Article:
Your credit score ranges from 300 to 850 and represents how likely you are to default on money you have borrowed. Higher scores represent more creditworthy borrowers.
What Is an OK Credit Score?
An OK credit score usually falls between 650 and 700. About 15 percent of Americans falls in this range. About 27 percent has scores below 650, and about 58 percent has scores higher than 700.
Why Scores Are Important
Credit scoring helps lenders determine whether or not to issue you a loan, and what interest rate to charge you to account for the risk that you will not pay the loan back. The higher your score, the more likely you are to be approved at a lower interest rate.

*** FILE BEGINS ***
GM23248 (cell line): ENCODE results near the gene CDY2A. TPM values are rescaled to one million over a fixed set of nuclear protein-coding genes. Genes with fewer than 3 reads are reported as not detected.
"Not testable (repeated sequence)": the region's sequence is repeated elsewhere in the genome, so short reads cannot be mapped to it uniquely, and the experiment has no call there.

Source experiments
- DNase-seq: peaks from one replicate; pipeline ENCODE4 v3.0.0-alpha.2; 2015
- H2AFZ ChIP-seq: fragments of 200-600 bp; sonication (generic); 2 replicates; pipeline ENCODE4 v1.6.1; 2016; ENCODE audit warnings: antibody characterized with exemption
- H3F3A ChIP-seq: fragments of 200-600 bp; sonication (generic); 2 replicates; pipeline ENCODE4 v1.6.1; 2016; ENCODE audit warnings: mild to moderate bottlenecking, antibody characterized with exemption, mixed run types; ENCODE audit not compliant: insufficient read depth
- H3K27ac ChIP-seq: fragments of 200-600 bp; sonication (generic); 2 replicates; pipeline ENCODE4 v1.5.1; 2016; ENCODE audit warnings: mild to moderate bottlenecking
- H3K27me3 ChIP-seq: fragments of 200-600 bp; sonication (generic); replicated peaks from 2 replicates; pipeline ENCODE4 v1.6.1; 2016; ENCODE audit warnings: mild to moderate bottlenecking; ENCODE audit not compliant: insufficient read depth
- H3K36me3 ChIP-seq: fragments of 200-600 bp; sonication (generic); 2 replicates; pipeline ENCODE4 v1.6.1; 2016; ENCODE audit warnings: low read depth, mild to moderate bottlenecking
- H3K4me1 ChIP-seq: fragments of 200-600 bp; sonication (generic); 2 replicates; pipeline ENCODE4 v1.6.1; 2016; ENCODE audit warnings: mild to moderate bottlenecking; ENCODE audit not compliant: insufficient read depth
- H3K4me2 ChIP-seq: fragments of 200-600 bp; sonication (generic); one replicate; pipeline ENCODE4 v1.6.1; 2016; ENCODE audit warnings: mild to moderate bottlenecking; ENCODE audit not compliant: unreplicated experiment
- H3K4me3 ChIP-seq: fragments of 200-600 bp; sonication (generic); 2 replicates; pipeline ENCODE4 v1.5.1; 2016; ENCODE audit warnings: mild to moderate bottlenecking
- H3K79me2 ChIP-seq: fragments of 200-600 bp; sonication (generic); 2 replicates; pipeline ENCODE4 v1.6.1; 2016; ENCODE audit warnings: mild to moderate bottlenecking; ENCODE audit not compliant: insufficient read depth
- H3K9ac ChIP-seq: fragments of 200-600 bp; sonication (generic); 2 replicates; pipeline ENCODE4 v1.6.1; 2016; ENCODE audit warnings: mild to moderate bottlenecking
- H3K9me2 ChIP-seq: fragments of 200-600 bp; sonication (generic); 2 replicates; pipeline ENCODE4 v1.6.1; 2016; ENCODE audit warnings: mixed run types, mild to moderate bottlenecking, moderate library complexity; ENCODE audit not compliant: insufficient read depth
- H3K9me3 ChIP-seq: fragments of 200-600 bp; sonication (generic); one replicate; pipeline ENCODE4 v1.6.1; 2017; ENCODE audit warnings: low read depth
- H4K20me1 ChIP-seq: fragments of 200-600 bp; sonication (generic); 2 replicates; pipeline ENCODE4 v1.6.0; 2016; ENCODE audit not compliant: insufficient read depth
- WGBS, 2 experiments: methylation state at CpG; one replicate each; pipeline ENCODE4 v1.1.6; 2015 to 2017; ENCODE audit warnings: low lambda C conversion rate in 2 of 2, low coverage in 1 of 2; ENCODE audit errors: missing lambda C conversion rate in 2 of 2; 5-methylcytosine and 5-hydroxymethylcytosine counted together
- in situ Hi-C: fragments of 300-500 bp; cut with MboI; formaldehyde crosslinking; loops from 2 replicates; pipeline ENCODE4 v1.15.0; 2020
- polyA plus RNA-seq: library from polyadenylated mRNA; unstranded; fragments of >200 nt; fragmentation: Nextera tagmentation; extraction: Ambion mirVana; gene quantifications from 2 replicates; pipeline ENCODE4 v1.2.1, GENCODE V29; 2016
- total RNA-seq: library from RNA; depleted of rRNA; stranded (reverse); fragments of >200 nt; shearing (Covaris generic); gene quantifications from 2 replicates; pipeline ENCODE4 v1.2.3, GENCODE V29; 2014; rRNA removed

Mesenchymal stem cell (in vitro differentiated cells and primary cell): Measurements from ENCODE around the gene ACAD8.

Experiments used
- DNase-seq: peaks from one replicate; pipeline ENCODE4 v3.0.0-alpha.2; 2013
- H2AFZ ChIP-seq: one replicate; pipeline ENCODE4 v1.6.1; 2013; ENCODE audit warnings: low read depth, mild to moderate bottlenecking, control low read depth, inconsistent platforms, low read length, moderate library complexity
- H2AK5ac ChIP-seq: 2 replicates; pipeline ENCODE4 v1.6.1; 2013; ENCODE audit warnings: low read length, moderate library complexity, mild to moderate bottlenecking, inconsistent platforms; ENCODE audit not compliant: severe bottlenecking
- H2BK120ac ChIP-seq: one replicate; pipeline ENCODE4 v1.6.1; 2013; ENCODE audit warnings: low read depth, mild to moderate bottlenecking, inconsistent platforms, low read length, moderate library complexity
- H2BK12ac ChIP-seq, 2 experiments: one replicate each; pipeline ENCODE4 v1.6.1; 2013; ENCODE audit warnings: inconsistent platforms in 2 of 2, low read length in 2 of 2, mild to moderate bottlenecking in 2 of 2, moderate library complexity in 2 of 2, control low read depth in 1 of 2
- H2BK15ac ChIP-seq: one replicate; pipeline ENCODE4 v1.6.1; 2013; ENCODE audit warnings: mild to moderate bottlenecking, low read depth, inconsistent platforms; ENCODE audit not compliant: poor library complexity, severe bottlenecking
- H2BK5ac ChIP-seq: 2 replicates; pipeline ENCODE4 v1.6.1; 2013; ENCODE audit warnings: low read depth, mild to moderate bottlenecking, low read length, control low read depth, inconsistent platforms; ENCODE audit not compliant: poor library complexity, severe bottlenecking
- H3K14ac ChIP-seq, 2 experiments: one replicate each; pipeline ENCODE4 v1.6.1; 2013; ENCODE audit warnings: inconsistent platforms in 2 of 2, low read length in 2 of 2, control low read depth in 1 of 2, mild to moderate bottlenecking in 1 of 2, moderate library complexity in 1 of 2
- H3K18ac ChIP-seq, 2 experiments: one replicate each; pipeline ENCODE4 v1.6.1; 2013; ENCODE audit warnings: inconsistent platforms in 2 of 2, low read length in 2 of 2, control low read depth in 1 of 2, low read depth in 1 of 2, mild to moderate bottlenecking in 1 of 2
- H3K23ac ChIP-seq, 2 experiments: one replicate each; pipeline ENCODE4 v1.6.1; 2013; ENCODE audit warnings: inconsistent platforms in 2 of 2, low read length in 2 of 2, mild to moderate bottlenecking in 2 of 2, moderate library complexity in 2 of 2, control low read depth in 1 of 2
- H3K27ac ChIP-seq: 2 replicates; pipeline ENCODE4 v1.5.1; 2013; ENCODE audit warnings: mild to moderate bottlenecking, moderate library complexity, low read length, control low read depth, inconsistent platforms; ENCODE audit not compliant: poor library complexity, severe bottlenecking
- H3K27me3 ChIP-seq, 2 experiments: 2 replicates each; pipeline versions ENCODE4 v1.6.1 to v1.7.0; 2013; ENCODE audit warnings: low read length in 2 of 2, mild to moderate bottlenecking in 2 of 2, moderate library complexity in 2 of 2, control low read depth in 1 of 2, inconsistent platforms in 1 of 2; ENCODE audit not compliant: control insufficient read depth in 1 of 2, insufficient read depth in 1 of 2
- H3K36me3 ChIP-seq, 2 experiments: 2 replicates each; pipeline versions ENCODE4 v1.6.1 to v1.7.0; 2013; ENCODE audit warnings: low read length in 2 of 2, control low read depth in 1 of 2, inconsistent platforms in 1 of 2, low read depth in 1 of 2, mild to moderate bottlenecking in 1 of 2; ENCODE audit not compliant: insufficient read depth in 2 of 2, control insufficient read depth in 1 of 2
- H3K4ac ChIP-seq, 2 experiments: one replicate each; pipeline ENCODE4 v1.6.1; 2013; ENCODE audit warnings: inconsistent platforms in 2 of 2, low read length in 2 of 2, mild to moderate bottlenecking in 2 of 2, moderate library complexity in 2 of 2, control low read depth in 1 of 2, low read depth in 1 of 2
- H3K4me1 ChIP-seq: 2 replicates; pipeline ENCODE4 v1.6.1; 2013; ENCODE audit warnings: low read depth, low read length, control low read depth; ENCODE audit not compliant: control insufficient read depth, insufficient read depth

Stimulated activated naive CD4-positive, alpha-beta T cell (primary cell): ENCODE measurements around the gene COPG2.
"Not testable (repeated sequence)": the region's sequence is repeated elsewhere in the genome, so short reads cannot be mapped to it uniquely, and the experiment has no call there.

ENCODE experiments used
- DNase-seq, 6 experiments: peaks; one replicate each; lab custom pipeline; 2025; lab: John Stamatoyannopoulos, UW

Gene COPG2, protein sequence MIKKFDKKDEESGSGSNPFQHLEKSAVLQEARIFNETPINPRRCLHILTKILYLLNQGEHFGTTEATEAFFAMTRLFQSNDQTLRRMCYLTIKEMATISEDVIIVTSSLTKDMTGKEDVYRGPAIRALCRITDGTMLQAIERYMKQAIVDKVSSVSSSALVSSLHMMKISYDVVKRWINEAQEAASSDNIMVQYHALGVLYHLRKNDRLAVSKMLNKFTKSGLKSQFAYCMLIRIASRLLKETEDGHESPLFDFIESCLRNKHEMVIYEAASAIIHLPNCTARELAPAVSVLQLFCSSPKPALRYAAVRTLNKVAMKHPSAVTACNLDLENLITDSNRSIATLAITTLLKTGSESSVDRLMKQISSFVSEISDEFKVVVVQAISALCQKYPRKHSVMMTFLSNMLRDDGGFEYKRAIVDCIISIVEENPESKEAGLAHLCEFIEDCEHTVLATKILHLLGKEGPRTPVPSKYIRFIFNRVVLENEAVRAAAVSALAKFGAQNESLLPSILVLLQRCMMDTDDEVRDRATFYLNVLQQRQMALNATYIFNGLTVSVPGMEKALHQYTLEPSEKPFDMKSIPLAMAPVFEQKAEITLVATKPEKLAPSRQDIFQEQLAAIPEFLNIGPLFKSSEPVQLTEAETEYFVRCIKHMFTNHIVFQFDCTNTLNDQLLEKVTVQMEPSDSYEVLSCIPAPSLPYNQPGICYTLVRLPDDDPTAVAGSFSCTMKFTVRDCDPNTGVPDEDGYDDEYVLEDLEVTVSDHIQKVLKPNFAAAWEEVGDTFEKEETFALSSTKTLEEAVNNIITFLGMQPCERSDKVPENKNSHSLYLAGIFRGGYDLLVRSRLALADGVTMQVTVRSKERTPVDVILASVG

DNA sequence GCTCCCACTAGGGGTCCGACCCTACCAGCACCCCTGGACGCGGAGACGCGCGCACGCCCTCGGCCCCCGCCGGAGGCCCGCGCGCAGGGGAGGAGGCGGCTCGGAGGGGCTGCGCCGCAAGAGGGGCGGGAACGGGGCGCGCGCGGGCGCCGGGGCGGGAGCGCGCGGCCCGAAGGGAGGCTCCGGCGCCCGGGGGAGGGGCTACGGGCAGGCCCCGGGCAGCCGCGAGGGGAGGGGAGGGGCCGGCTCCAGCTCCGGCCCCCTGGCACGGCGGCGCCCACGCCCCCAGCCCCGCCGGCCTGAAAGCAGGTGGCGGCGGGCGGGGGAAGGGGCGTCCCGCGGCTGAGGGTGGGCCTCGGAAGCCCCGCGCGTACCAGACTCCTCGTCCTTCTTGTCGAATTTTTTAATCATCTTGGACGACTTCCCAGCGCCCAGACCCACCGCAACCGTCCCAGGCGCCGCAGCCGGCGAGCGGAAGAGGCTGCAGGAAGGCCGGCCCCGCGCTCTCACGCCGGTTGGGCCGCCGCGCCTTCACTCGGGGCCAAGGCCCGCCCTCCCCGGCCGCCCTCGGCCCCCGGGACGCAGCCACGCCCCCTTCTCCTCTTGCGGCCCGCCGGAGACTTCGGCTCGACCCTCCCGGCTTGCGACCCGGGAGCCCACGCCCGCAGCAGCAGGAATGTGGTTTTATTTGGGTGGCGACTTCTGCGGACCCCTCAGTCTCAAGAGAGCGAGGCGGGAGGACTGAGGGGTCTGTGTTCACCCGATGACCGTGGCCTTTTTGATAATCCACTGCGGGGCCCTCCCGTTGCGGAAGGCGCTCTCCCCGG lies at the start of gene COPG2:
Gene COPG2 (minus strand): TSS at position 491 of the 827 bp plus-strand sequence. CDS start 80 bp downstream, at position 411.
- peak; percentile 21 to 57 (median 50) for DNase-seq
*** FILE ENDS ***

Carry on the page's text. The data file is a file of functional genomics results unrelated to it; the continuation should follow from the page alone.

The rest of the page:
Who Calculates Scores?
Scores are issued by three credit-rating bureaus: TransUnion, Experian and Equifax.
What Are Scores Based On?
Credit scores are calculated using information in your credit report such as how long you have had credit, whether you've repaid loans as agreed in the past, how much you owe, the types of credit you've used, and your applications for new credit.
The information in your credit score usually remains for seven years. Exceptions include Chapter 7 bankruptcies, which remain for 10 years, and inquiries, which only remain for two years.